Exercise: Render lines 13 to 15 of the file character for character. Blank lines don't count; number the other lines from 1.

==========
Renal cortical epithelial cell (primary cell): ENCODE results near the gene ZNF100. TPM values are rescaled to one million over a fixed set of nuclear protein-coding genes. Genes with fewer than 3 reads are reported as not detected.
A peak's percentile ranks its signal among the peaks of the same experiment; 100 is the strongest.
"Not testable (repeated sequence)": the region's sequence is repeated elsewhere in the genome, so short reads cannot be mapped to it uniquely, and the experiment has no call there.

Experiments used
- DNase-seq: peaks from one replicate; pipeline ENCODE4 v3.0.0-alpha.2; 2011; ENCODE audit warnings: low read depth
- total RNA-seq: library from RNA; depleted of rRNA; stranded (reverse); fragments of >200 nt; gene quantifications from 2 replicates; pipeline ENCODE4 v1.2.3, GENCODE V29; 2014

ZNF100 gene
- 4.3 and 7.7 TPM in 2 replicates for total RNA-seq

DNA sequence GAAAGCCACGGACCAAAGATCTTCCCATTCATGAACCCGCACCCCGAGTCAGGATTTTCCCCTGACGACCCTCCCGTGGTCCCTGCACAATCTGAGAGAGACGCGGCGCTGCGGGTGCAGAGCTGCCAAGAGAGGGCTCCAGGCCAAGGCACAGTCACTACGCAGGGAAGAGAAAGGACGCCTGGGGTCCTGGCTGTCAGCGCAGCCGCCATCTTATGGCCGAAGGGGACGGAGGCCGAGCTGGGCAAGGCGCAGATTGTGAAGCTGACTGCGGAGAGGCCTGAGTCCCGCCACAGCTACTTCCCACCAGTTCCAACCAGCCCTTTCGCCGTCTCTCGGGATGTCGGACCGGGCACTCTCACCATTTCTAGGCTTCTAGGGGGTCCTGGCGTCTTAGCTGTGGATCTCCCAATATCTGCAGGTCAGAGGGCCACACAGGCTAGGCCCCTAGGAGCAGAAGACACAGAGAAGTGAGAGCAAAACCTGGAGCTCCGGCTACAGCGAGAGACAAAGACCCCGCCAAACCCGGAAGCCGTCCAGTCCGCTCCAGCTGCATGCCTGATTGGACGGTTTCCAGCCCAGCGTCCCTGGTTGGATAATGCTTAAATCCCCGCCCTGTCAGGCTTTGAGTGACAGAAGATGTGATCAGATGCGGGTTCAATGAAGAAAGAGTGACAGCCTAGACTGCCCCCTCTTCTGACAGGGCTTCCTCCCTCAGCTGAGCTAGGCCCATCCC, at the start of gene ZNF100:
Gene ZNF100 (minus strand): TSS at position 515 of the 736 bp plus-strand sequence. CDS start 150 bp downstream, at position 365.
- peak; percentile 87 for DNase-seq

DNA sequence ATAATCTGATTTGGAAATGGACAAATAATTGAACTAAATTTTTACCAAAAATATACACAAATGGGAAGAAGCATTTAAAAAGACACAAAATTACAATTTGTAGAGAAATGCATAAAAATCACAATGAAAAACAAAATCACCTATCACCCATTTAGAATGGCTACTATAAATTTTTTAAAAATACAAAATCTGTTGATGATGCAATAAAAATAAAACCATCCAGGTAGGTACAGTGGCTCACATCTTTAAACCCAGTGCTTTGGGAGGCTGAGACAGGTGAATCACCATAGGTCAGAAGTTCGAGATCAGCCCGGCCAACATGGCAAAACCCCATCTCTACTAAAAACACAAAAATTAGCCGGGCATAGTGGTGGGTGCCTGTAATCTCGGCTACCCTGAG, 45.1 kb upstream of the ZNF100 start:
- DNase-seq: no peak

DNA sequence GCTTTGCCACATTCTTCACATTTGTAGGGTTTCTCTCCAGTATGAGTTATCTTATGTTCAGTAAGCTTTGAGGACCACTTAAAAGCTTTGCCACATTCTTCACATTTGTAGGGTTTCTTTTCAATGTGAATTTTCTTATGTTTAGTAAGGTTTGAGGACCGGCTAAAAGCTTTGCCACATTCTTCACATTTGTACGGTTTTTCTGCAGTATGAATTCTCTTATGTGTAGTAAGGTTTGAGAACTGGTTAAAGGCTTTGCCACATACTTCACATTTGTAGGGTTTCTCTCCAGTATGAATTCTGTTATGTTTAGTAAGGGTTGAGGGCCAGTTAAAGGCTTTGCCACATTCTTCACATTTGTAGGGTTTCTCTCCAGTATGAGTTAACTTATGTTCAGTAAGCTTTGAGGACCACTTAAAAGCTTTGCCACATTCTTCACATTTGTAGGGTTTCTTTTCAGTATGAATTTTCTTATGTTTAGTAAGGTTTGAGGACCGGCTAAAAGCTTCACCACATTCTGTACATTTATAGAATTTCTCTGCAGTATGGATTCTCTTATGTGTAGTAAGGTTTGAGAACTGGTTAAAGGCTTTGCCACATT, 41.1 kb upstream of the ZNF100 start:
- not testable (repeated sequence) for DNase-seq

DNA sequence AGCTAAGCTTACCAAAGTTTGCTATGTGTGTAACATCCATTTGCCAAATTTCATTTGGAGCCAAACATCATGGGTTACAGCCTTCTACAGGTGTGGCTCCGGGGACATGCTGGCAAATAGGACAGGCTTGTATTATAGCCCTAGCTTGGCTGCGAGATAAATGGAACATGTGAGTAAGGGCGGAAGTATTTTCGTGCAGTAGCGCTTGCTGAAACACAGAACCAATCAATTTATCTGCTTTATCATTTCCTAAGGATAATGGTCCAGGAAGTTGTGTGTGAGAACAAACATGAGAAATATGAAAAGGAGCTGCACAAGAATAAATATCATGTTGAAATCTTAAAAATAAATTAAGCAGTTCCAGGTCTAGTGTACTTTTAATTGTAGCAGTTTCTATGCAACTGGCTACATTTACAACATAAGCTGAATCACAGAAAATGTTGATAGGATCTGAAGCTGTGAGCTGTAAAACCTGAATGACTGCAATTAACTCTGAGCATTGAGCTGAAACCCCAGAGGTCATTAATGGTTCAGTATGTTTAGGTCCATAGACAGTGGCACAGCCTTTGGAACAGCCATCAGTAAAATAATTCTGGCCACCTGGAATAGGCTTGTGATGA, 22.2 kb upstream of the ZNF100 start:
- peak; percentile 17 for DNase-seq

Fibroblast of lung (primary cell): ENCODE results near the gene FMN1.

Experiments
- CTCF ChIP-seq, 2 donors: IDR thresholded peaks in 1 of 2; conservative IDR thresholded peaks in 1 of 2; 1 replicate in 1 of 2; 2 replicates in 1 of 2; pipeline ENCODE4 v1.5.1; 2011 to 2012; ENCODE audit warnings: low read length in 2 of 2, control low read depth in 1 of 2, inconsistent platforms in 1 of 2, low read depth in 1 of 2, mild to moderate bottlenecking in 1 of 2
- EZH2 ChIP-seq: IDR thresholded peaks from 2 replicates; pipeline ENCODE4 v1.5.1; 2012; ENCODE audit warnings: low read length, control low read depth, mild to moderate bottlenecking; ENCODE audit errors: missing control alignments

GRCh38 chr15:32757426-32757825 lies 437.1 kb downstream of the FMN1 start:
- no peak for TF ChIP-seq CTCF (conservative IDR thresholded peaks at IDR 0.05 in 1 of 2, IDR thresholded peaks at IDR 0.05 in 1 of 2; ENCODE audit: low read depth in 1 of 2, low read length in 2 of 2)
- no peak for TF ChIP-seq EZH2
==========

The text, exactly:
- DNase-seq: no peak

DNA sequence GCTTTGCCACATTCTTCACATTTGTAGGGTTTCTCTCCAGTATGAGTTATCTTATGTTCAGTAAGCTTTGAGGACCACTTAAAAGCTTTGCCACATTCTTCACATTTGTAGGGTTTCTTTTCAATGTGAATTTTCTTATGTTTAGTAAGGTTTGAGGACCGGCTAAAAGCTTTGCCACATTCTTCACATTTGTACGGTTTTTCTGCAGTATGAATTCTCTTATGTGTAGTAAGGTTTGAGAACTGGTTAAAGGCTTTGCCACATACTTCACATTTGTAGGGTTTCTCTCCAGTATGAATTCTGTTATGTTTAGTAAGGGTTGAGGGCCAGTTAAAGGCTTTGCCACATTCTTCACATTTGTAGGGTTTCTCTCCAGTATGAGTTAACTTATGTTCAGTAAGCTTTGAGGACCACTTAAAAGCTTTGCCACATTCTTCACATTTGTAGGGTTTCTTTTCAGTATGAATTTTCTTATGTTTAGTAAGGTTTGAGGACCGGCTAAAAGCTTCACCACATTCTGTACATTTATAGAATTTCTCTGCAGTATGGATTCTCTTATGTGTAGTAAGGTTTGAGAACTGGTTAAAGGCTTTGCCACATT, 41.1 kb upstream of the ZNF100 start:
- not testable (repeated sequence) for DNase-seq